Even though there are four main parts to a flower, some flowers are incomplete. These incomplete flowers only contain three of the main parts instead of four. Depending on what parts a flower has, it can be male, female or androgynous since flowers are the reproductive organ of a plant. The four parts always occurs in concentric circles or whorls.
Sepals protect the flower before it opens, like a container for the flower. Sepals look much like leaves. Although they can come in any color, they usually come in green or brown. They are first part of the flower as you move up from the stem. Sepals are very easy to spot sitting beneath the petals of an opened rose. As a group, multiple sepals are called a calyx. The calyx is considered an accessory part of the flower because it isn't strictly needed for reproduction.
Petals are usually the easiest part of a flower to identify because they are colorful and showy. They, too, are an accessory part, though they play a big role in reproduction since petals attract the attention of pollinators. Flowers create petals in multiples of three or five and all the petals in a flower are called the perianth. The clayx and perianth are together called the corolla.
Besides their visual attractiveness to pollinators, petals produce scent and nectar. Some petals, like those of the pansy, are edible.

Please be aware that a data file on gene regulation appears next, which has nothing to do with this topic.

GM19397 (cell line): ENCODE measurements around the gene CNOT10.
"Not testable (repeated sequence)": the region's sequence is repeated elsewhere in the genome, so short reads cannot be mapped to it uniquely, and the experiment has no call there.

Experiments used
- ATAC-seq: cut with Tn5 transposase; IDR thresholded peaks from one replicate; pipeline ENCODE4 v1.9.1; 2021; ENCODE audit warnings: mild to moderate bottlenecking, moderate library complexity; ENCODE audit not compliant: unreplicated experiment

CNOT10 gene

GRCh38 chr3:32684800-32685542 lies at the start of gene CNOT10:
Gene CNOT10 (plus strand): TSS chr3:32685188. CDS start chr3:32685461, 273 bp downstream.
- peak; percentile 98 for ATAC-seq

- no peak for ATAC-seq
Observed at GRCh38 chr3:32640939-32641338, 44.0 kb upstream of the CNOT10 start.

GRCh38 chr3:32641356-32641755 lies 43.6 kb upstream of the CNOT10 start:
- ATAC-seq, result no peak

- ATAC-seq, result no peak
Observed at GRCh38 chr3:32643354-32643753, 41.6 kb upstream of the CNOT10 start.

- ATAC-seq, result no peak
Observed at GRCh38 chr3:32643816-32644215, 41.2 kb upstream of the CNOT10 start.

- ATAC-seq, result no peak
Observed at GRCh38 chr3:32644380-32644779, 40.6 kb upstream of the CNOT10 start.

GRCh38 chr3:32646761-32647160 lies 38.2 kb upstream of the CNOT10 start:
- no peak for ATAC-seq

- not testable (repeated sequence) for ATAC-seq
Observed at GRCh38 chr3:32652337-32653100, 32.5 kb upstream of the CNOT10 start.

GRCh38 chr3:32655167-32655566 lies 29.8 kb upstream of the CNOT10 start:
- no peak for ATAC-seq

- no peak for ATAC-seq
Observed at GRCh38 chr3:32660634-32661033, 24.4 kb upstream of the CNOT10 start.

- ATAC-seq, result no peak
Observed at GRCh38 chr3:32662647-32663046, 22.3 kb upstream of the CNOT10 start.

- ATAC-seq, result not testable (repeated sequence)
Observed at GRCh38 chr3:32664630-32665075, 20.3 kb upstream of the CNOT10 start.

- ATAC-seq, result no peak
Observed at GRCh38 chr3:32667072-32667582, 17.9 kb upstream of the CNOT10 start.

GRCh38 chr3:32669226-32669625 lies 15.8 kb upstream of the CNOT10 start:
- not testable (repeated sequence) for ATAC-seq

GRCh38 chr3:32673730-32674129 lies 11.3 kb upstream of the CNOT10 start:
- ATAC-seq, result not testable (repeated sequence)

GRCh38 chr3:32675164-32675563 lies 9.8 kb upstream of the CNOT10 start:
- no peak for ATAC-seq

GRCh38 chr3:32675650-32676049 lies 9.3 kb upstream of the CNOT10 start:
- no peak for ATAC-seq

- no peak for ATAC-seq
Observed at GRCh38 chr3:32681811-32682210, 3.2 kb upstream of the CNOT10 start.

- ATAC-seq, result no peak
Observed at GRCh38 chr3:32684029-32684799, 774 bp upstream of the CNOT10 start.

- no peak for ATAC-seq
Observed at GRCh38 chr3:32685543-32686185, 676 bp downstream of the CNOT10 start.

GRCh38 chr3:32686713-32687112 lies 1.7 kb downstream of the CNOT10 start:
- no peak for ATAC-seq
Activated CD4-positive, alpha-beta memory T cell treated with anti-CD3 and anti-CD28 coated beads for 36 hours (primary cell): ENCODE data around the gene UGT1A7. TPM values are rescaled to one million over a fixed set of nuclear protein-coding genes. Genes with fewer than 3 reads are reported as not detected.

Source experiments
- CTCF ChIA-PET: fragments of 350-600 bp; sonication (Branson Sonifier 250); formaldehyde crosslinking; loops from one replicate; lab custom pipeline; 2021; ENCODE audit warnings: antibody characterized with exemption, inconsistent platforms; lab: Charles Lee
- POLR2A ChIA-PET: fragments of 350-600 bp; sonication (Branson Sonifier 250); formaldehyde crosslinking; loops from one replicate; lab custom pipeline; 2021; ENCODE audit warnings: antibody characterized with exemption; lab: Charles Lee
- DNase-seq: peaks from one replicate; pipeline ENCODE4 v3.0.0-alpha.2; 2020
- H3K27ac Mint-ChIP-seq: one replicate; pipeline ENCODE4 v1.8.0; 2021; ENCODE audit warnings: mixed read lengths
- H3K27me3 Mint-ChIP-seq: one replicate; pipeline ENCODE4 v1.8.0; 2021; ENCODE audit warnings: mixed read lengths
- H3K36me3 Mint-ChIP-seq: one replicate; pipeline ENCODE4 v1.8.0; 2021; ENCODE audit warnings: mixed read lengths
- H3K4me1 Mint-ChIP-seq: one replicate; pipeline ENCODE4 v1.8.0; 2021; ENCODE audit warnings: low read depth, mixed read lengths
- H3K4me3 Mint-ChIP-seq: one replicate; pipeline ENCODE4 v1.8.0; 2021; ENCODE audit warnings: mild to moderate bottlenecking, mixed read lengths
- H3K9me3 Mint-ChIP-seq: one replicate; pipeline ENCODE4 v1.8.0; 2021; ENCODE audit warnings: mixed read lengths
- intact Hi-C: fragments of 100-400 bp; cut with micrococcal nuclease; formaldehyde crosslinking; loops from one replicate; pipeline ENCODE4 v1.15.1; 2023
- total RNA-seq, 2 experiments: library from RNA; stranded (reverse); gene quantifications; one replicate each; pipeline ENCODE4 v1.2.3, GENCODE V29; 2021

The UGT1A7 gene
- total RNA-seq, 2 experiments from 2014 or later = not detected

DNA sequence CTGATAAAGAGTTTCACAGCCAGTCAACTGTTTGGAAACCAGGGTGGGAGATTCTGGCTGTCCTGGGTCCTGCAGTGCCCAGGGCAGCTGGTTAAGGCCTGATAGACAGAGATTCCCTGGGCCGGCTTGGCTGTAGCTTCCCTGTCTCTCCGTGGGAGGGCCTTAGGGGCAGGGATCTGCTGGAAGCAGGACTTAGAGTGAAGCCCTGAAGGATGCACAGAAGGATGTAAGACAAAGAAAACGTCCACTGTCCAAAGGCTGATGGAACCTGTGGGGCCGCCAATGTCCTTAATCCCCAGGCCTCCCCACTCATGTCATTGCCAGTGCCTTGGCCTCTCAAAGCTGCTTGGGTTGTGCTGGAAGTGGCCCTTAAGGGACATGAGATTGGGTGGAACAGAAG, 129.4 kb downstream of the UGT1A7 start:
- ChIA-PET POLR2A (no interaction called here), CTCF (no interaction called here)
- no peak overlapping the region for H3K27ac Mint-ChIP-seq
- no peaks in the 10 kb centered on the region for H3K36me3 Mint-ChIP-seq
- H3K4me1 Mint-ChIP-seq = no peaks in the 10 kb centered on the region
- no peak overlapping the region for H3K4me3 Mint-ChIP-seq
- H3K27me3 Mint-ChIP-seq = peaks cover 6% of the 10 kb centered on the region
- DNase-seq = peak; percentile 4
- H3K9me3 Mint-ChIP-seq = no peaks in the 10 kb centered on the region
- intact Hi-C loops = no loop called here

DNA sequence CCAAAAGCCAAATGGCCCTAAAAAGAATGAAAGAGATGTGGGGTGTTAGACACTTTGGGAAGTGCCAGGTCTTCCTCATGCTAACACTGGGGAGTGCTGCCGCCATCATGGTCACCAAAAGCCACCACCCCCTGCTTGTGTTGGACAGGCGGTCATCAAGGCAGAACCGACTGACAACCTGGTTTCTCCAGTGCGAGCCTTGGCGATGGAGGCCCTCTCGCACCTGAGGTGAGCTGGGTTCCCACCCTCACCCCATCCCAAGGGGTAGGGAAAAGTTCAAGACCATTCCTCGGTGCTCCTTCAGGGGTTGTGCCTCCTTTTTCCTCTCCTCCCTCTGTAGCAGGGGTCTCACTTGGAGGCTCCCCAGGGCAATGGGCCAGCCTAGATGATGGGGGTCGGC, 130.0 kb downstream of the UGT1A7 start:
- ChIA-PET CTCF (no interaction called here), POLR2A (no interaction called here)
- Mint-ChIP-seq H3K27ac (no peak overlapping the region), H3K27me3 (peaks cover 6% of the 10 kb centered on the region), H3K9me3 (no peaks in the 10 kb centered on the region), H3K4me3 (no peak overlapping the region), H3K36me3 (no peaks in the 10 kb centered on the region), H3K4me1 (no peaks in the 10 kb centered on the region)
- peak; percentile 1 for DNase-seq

The androecium is the term for all the stamens of a flower. The androecium can be considered male since stamens are responsible for pollen and pollen contains sperm. The stamen has two parts: the filament and the anther. The filament holds up an anther, while the anther produces pollen. The filament holds the anther in the air to make it easier for pollinators to reach the pollen produced by the anther.
The gynoecium can be considered the female part of the flower's reproductive system. The gynoecium is the collective terms for the flower's carpels, which are usually merged into a single pistil. The carpal has three parts. At the top, there is the stigma, where pollinators deposit pollen. The stigma is supported by the style, through which the sperm travels down to reach the eggs, also known as ovules. At the bottom is the ovary with the ovules there for fertilization. Once fertilized, the eggs will turn into seeds and the ovary ripens to fruit.